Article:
Ginetta G56 GTA review – racing it at Silverstone

evo’s Fast Fleet’s race car returned to action at Silverstone for Ginetta G-Fest, with James Taylor and Yousuf Ashraf taking turns behind the wheel

Ginetta G56 GTA – cornering
Evo rating
from £80,000
  • Approachable, yet exhilarating, handling; ease of maintenance
  • We have to give this one back to Ginetta

We raced our G56 GTA for a final time at Silverstone at the 2023 Ginetta G-Fest festival, a special event with displays (including historic F1 cars), demos, car parades, food, entertainment and live music, alongside the racing.

This time it was a Team evo entry, with the car shared by James Taylor and Yousuf Ashraf. James takes up the story.

Day 1 – James Taylor

Ginetta knows how to throw a party. G-Fest Silverstone is a four-day spectacular for the marque’s 65th anniversary, with classic Ginettas from the brand’s past lining the paddock, the strains of live music and the smell of barbecue borne on the summer breeze, and a seriously tasty array of racing cars being readied in the pitlane for races and demonstrations. (Including the Ginetta LMP1 racer, which played David to Toyota’s Goliath at Le Mans in 2018 – and will unofficially break the Silverstone National lap record in a demo run during the weekend.) 

But our mind’s on other things. The packed schedule of races includes three separate days of racing in the Ginetta GT Academy series, and we’re taking part in two of them. I’m racing the G56 GTA on Saturday, and Yousuf on Sunday, with two races apiece each day. The GT Academy normally supports the British GT Championship, together with Ginetta’s other championships including the Juniors, Ginetta GT Pro and GT5 series, but this Silverstone round is an all-Ginetta event, with all of the company’s one-make championships taking centre stage. (Incidentally, all of those championships run on control fuel made with 20 per cent renewable components, said to emit 18 per cent less greenhouse gas than conventional petrol.)

It’s not possible for us to take part in Thursday practice nor Friday race day, so my first time back behind the G56’s cut-down steering wheel is Saturday morning’s 20-minute qualifying session. Gulp. The wider Academy’s been pounding round Silverstone since Thursday (just getting that excuse in early…), albeit on the full Grand Prix circuit: for Saturday and Sunday, we’re on Silverstone’s short National Circuit. Start from the old Grand Prix pitlane, take a hard right just after Maggots (making that a corner that’s new for everyone), and rejoin the Grand Prix circuit on the Wellington Straight. Essentially there are only four corners, but they’re all tricky ones. 

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I find it trickier to get into a rhythm than at the opening Oulton Park round, picking up more acute understeer in places, while in others the balance feels spikier, the car more on edge. Come flag-fall I’m 0.68sec off pole-sitter Ravi Ramyead, which sounds reasonably close but puts me eighth on the grid for both races. Short track, competitive series – a neat endorsement of the Academy’s closely matched cars and drivers.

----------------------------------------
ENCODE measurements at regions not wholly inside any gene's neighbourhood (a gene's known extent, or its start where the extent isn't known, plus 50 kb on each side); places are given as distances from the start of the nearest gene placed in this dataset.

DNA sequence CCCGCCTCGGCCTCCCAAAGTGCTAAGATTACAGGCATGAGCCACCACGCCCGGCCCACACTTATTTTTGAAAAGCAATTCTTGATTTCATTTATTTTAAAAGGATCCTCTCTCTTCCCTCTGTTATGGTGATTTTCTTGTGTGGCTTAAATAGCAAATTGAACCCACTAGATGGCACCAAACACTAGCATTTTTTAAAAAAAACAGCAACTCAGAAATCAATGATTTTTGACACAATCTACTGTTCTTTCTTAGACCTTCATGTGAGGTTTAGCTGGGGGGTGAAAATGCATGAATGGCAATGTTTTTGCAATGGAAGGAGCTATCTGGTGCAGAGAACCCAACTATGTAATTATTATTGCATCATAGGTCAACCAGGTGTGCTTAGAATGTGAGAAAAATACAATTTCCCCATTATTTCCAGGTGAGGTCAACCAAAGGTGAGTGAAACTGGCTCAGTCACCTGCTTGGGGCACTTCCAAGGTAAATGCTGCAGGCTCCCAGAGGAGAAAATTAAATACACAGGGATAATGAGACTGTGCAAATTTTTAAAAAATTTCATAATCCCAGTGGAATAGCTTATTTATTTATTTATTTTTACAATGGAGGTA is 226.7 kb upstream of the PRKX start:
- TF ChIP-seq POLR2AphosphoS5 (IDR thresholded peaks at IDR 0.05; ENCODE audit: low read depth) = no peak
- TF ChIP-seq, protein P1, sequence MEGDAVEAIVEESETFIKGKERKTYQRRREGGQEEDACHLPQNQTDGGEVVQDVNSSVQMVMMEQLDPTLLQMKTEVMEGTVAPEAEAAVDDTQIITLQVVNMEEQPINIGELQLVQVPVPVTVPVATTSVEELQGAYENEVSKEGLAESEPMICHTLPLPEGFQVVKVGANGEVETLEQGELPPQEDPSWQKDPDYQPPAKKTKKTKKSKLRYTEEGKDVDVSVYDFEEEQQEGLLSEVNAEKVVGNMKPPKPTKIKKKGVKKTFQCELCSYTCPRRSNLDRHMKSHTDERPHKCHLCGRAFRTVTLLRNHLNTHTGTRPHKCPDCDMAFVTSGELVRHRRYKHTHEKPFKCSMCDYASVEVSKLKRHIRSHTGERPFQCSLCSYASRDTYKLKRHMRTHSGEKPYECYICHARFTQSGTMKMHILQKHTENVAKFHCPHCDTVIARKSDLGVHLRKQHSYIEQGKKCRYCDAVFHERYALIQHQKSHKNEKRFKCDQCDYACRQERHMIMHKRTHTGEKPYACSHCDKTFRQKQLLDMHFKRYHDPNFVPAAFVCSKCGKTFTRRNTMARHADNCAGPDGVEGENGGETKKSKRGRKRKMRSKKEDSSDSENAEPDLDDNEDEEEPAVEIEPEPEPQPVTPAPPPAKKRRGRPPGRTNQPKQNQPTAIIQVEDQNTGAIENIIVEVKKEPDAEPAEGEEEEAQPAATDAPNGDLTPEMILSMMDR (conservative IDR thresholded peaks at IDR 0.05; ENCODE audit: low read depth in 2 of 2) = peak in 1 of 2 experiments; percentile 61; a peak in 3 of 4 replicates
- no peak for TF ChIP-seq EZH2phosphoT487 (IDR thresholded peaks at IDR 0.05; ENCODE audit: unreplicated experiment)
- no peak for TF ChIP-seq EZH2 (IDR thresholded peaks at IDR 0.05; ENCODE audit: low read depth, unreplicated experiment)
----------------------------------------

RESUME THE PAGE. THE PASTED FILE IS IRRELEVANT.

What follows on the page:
As at Oulton Park, Ginetta has laid on driver coaches for first-year Academy competitors, and Yousuf and I have access to McLaren GT driver Katie Milner to review our footage and telemetry. She and race engineer Nick Mugglestone, who is looking after our car (taking a break from his usual weekend role looking after AMG GT3 cars), lend some advice, Nick tweaks the set-up and before I know it, it’s time for Race One. 

At Oulton’s three races, I managed two rapid starts and one lousy one when I short-shifted to try and manage wheelspin but ended up bogging down and going backwards. Clearly I learned nothing from that mistake because I do exactly the same thing here, and lose two positions off the line. I manage to nick one of them back on lap 2, and gain an extra place when Paul Livesey ahead picks up a time penalty for exceeding track limits. Eighth position, a net zero gain/loss in terms of position but a huge reward in terms of sheer enjoyment.

Several times during the race my face creases into an involuntary giddy smile: accelerating hard out of Woodcote, chasing the pack ahead through a cloud of gravel dust kicked up by a hard-charging competitor, Silverstone gantry zinging past overhead, V6 singing to the cloudless sky above – I’m racing a GT car! At Silverstone! 

Race Two leaves me feeling even more buoyant, not least because I avoid botching the start, emerging from Copse in seventh place. That becomes sixth when Thomas Shelley runs wide at Brooklands, and he fills my mirrors for the remainder of the race, giving me flashbacks to my first, fraught Academy race. I manage to resist the pressure one more time and I’m elevated to a bonus fifth when Matt Shaw ahead too falls foul of the eagle-eyed track limits marshals.

I’m more relaxed with more laps under my belt and there are glimpses, moments, of that elusive feeling of things happening in slow motion, of being ahead of the car, of being in a rhythm with the car and the circuit. It’s one of the best feelings in the world. 

Not the fairytale double-podium of the first round at Oulton Park but I feel content, and elated to have been behind the G56’s wheel once more. It’s as captivating a car as I remember. But it has more pace to unlock, as Yousuf is about to prove on Sunday.